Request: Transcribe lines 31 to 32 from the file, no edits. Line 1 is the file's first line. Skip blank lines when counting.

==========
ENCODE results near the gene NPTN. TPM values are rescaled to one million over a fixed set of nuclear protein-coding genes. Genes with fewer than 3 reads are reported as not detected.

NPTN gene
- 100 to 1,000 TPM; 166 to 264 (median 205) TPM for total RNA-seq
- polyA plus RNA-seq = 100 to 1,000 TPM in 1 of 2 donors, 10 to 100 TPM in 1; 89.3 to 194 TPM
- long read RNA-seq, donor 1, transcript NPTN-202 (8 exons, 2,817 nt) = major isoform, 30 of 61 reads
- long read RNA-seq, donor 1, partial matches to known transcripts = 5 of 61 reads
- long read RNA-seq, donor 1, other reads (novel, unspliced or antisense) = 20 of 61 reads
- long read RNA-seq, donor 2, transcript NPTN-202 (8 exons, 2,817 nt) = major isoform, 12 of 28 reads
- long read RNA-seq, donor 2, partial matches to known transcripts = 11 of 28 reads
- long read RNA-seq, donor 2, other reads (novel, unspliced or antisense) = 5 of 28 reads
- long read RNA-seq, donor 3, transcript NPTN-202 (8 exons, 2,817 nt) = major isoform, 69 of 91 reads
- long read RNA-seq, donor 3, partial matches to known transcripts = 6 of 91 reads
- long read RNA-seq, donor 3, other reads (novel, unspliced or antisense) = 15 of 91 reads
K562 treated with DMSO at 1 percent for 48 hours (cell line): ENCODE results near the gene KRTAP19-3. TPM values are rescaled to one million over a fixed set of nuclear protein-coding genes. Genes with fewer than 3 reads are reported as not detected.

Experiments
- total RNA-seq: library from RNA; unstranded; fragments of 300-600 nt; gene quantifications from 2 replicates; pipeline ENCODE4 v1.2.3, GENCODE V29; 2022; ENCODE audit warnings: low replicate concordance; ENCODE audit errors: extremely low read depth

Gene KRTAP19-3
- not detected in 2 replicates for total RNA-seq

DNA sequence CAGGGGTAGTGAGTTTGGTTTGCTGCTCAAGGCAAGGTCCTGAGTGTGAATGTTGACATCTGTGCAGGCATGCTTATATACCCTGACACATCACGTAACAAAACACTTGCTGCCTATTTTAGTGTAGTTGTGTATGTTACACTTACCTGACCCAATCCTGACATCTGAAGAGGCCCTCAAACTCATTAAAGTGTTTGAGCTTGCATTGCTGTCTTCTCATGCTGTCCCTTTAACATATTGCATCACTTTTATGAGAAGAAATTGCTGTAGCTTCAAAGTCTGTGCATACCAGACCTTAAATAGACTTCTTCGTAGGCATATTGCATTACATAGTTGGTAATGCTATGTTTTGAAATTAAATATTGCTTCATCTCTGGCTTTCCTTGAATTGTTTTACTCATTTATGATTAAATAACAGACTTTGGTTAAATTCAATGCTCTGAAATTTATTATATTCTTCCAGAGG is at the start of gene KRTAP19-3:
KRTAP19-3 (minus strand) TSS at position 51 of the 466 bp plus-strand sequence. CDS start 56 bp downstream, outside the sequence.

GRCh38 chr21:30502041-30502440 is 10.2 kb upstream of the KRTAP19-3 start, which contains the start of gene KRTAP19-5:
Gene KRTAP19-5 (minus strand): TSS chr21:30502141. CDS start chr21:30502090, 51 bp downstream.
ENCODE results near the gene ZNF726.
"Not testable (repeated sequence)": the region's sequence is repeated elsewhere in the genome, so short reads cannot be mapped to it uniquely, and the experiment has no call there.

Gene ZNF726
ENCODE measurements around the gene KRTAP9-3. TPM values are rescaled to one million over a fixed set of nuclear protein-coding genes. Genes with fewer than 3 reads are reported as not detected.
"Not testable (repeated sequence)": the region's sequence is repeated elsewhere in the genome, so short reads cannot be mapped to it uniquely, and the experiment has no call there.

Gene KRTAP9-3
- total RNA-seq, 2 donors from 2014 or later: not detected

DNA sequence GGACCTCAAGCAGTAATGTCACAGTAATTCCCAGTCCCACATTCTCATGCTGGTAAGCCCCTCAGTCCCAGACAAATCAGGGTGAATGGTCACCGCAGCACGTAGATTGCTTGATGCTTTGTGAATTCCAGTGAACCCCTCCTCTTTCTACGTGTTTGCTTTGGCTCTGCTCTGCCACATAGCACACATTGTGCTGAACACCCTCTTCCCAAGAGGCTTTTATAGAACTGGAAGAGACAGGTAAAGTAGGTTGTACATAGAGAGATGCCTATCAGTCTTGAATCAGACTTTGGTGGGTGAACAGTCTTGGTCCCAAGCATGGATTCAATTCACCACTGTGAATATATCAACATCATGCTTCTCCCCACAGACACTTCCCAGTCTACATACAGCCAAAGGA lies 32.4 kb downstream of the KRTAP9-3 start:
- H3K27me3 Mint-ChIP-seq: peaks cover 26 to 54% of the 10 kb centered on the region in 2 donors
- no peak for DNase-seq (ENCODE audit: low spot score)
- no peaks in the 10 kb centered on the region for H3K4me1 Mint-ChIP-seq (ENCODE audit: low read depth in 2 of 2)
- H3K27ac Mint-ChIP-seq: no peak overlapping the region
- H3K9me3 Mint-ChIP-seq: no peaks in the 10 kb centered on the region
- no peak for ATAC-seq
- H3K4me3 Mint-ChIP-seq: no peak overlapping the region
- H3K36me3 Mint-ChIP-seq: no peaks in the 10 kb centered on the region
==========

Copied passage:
- H3K27me3 Mint-ChIP-seq: peaks cover 26 to 54% of the 10 kb centered on the region in 2 donors
- no peak for DNase-seq (ENCODE audit: low spot score)